5 giant banks agreed to keep folks in their homes so they would not get sued. Surprise!!! It ain’t working. Ca. attorney general, Kamala Harris set a preference for debt forgiveness which is the most effective way to keep people in their homes.That did not happen.
Read more on More evidence that mortgage relief laws are not working…
Fannie Mae said today that they have not changed their original forecast- growth will pick up in the second half of 2013. Consumer fundamentals – steady job creation, recovery highs in consumer confidence – are supporting an improving picture of economic activity.
Rising long-term interest rates could be a problem but the economists still expect the improving fundamentals, ongoing housing recovery, should help boost growth inflation adjusted GDP (whatever that means). It should average about 2.5 percent for the rest of the year and 2.0 percent for the entire year.
The 30-year fixed mortgage rate increased more than 110 basis points from the first week of May to the end of June before easing somewhat in early July. While rates are still historically low the report calls the recent spike over such a short period of time “significant” and thus it could potentially hurt housing activity.
New Home sales were up for the third straight month in May to the highest level since July 2008.
While mortgage applications have declined by about 9.0 percent since early May, pending home sales jumped during the same period to the highest level in more than six years,. Since cash sales play such a large role in the market – near one-third of existing home sales over the last year – sales may be less sensitive to rate changes than in the past.
While some homebuyers may be knocked out of the market by rising rates, other may jump in as they see rates and prices rising. Let’s see what happens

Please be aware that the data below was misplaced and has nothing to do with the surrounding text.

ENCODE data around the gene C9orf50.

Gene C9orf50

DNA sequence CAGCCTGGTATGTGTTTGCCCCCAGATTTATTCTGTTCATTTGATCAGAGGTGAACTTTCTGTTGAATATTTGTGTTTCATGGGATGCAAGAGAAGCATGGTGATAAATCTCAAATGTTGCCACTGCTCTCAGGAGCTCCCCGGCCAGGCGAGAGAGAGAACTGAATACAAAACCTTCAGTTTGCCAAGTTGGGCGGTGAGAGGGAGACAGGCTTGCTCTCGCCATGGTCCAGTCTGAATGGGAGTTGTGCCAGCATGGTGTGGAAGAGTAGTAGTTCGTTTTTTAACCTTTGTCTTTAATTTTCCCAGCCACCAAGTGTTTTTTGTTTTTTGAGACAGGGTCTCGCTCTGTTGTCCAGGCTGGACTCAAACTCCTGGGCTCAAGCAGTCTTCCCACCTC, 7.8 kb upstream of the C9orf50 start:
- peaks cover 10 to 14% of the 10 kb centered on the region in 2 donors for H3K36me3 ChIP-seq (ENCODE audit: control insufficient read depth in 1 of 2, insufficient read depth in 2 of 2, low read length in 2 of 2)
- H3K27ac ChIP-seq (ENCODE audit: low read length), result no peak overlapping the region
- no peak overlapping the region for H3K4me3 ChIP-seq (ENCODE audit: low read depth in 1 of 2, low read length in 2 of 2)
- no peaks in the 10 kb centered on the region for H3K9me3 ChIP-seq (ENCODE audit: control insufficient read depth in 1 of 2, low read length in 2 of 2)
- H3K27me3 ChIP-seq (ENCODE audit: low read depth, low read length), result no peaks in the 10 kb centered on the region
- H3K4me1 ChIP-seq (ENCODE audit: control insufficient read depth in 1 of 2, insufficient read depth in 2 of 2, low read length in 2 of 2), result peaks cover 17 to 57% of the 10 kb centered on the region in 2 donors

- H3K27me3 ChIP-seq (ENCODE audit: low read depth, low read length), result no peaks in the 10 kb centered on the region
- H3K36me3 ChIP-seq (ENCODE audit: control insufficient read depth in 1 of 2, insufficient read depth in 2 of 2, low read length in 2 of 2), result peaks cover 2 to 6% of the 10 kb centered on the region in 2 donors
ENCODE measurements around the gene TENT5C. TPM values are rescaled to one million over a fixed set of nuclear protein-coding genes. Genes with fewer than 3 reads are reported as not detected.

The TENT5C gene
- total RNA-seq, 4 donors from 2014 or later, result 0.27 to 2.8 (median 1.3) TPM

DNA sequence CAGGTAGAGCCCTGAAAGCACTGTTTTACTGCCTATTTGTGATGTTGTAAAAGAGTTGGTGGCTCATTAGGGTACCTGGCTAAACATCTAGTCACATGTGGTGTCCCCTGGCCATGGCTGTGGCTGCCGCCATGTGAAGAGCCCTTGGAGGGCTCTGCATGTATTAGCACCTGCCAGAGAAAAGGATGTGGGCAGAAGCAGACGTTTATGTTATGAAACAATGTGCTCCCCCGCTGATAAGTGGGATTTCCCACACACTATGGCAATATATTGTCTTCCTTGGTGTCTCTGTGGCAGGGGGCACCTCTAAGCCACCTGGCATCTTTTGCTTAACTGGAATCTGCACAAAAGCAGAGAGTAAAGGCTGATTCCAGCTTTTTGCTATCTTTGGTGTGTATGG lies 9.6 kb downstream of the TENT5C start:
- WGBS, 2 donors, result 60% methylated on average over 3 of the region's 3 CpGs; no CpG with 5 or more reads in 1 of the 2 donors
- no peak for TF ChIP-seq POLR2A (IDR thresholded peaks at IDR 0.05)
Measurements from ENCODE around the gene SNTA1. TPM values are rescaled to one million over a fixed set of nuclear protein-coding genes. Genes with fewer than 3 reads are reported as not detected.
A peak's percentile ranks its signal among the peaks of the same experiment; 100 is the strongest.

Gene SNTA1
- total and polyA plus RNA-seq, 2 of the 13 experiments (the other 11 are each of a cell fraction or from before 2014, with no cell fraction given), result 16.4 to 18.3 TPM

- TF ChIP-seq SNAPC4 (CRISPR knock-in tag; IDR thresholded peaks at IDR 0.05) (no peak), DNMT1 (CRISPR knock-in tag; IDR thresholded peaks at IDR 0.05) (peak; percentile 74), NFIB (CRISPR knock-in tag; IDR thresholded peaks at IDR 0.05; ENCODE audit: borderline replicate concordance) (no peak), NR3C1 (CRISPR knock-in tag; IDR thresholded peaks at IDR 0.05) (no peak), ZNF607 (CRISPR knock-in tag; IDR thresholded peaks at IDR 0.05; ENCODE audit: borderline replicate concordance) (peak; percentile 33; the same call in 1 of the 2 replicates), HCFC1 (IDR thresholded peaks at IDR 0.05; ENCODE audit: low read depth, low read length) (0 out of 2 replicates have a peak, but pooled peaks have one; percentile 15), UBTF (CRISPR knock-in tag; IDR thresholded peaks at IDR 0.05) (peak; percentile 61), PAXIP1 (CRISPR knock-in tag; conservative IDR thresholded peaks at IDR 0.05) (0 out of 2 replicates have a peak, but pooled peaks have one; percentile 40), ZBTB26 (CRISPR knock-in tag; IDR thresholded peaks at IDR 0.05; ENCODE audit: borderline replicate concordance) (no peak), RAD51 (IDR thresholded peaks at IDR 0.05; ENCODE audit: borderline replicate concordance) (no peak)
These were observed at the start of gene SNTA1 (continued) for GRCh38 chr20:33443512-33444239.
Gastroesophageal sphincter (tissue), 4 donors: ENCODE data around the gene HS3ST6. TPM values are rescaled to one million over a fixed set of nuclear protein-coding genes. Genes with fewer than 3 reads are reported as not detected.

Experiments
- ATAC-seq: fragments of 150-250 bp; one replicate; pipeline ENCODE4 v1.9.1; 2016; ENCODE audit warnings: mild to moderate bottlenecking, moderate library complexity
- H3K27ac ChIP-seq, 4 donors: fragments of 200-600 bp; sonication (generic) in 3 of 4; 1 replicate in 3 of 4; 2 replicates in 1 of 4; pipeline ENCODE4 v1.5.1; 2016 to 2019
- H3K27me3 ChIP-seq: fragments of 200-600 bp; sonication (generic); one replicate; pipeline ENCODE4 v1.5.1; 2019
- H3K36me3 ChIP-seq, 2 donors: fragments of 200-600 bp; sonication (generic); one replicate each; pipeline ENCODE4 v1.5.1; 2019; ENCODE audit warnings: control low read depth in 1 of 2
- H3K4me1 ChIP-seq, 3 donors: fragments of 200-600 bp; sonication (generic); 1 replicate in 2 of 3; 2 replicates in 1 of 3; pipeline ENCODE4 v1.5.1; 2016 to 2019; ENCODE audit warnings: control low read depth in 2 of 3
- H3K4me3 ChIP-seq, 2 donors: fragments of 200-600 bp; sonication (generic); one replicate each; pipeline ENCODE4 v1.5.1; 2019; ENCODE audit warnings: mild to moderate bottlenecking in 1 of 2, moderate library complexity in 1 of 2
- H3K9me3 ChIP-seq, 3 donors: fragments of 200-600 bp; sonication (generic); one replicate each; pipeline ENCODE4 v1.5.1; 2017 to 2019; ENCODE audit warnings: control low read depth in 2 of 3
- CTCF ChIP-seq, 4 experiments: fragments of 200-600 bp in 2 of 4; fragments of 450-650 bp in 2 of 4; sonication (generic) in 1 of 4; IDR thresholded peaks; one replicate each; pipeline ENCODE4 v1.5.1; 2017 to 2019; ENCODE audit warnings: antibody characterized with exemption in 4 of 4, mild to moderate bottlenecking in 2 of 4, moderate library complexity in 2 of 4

The state’s unemployment rate fell to 8.5% in June, according to figures released Thursday by the state’s Employment Development Department. That’s down from 10.6% in June 2012, the steepest decline by any state during that time period.
It’s not even. Some parts of the state have double-digit unemployment rates. Among the top five worst cities for unemployment, Mendota in Fresno County and Westmorland in Imperial County tied for the highest rates, at 33.9%.
Also, the sectors are uneven. Many of the jobs created are in lower paying jobs- many part time. Companies are still reluctant to hire full time.
Still it bodes for more good news for housing. We need increases in our average income rates to sustain recovery. When the hedge funds leave, we need people earning more money so they can qualify for higher rates.
Los Angeles actually saw their unemployment rate rise from 9.6 to 9.7. So did Orange, San Diego and the Inland /empire see their rates rise.
From May 3 to July 12th , interest rates really zoomed. Is it enough to stall the housing recovery?
Fannie Mae’s Mark Palim says there is no historical precedent for knowing the impact on the housing market of an interest rate change, either up or down, because of a Federal Reserve policy of quantitative easing.
In studying the history of a correlation between rate increases and housing prices, it suggests that while there is little correlation of rate changes with home prices, but rapid rate increases do contribute to a decrease in home purchase volume and an increase in the use of adjustable rate mortgages (ARMs).
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Most banks initiate loans and then sell them off and merely remain as servicing agents. A portfolio lender holds loans in its own portfolio.
The big bank boondoogle in the last few years was caused in part by the massive selling off of bad loans to unsuspecting agencies and pension funds. After all, if the bank did not have ownership anymore, what could go wrong?
The Federal reserve is trying to prevent another mess. It controls rules for what the banks hold and don’t hold. There are minimums of how much money they must retain in the form of assets. Recently they have increased the amount of capital banks must retain in proportion to money loaned out. These rules apply only to the biggest banks. It is forcing them to “portfolio” more loans. Maybe they will be more careful about who they loan to if they have to pay the piper.